Efficiency and cost-effectiveness are two things that are gained over time with process testing and improvement. Because CRO processes are time-tested, lean and proven, these two elements are built in from the start.

Qualified and Reliable Staff

Finding qualified and reliable staff is time-consuming and costly. Poor staff selection risks non-compliance with regulatory requirements, which can impact the product’s development or maintenance on the market. For the small pharma company, the recruitment process can be difficult, as the level of staff needed tends to be of a higher experience and educational level so that all levels of the process can be completed (for example, a physician may have to be hired to handle both medical management and full case processing, when normally this may be done by two different-level staff).

This is not always appealing to more experienced staff, and is also not the most cost-effective model. However, when growing PV departments, this is the model used out of necessity.

When outsourcing, all of the appropriate levels of experienced staff are used, which is not only more cost-effective, but also provides needed levels of backup for all staff. Seamless, continuous staffing coverage can be a struggle for a small company, and something which can also burn out staff who are on-call 24/7.

Investing in Systems

Investing in solid, validated systems is a major decision for any company. Most systems require a minimum of nine months to a year to work through the implementation, validation and start-up process. With costs from several hundred thousand to over a million US dollars, the ability to bypass this process by outsourcing to a vendor is a real benefit to any company with limited resources.

Comparison Assumptions

A detailed comparison is set out in Table 1.
The following assumptions have been made for this analysis:

● 1 x full-time physician
● 1 x full-time safety associate (nurse or equivalent science/medical background)
● 1 x full-time administrative assistant with technical ability for system management
● Overhead costs have been presented as a percentage above the base salary of the individual staff, and include costs such as building, supplies, benefits and bonuses for management-level staff
● For outsourcing, percentages of staff have been assumed based upon typical algorithms and workflows for volumes outlined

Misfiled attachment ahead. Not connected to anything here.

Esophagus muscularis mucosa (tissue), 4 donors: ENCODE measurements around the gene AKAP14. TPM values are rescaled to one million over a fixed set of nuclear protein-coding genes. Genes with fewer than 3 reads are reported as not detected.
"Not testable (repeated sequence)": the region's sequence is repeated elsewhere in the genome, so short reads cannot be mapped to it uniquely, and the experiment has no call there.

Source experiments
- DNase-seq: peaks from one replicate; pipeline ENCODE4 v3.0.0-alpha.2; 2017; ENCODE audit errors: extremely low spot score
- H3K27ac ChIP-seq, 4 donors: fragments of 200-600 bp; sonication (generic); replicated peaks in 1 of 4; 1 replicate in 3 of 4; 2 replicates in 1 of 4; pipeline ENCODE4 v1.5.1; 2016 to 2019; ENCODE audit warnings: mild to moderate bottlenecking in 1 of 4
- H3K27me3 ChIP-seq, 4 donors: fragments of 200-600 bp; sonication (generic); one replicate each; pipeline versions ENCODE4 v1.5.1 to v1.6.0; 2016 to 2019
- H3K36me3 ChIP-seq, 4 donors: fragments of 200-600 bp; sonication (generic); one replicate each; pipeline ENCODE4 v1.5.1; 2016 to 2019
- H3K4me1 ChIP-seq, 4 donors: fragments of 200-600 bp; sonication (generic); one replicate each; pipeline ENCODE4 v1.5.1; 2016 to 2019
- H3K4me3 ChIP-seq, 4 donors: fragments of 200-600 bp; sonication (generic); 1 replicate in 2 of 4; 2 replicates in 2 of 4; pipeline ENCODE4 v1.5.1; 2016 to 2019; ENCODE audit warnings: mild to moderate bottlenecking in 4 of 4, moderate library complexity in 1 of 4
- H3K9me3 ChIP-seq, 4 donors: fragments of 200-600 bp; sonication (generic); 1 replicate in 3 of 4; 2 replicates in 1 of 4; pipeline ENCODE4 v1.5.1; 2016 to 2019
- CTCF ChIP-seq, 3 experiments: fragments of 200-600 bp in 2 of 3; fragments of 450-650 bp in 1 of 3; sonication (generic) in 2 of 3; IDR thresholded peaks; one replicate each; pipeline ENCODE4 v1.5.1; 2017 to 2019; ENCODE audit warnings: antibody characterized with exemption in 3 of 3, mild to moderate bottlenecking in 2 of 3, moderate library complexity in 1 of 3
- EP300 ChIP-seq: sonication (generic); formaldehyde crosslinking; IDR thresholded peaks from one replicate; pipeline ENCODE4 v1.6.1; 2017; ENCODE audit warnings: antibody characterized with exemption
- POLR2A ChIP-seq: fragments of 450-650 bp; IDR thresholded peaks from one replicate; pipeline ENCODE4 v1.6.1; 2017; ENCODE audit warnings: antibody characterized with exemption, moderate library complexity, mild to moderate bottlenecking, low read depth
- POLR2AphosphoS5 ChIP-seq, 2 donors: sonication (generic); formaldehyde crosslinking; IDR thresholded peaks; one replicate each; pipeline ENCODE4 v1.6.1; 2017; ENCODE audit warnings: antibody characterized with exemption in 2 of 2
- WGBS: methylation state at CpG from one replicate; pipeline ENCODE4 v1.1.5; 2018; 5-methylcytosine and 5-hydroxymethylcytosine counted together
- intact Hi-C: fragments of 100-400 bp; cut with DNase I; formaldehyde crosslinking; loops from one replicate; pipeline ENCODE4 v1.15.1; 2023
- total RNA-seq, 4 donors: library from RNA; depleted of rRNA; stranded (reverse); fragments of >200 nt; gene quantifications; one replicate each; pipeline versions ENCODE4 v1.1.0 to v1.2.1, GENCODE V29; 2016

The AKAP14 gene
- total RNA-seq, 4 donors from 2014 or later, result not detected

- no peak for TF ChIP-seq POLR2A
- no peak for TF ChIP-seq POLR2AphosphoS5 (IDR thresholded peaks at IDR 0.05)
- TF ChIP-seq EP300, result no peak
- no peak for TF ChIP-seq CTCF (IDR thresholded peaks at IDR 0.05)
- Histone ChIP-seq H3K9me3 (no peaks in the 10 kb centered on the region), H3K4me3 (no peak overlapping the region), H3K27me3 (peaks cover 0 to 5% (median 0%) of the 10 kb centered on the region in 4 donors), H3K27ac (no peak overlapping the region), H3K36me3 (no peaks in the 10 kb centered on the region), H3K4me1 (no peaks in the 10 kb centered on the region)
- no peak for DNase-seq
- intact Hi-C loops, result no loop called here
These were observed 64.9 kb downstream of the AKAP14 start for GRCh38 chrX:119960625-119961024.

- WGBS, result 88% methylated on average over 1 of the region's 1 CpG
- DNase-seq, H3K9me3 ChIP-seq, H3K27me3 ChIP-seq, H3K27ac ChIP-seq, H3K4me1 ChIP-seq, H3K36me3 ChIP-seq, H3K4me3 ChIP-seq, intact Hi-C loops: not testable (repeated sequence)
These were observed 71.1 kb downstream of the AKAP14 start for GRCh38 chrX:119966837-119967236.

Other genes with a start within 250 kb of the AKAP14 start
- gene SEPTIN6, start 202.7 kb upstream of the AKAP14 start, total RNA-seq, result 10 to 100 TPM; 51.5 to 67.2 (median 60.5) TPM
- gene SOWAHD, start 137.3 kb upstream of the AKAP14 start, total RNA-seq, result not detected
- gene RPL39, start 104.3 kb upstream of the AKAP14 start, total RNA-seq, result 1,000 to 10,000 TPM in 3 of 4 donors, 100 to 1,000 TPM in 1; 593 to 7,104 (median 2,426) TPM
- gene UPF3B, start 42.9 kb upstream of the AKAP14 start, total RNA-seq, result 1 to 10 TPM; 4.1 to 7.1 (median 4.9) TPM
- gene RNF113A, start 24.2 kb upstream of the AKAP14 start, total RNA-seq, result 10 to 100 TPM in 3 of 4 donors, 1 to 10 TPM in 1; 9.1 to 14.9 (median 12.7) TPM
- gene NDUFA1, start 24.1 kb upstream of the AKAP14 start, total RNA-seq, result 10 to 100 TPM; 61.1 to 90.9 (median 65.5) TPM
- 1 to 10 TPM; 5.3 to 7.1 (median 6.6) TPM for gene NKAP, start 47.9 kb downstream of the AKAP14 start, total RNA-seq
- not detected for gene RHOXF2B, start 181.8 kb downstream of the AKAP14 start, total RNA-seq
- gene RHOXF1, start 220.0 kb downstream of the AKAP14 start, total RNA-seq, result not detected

● Costs are provided for US or European staff; other hybrid models using lower cost regions may also be utilised, producing significant cost reductions

● Includes first-year implementation (installation and validation), as well as one additional year of annual maintenance for below volume and the following systems: safety database, call centre management system, signal detection tool, case distribution and tracking, and literature search engine

PV Task Volumes
● 300 reports (30 individual case safety reports and 270 non-serious/non-suspected unexpected serious adverse reactions reports)
● 60 x medical information requests
● 5 x product complaints
● Global regulatory reporting (32 reports)
● Weekly literature searches
● Medical oversight
● Monthly signal detection
● Aggregate reporting (1 x periodic adverse drug experience report, 1 x periodic safety update report format per year)
● 30 x distributions (Dear Healthcare Provider letters)
● Monthly project management/oversight

The comparisons made for the purposes of this article are estimates, as staff salaries, hourly estimates and so on can vary depending on current salary ranges, cost of living, benefits, overheads, and specific systems and processes required.

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About the author

Donelle Bussom is Senior Director, Drug Safety at ICON Clinical Research, where she provides PV and operational oversight for the Americas. After leaving clinical practice as a nursing specialist, Donelle gained 17 years of PV experience within CROs, consultation groups and the pharmaceutical sector. Her areas of expertise include safety database implementation, project initiation and rapid ramp-up, training and aggregate reporting.

Donelle Bussom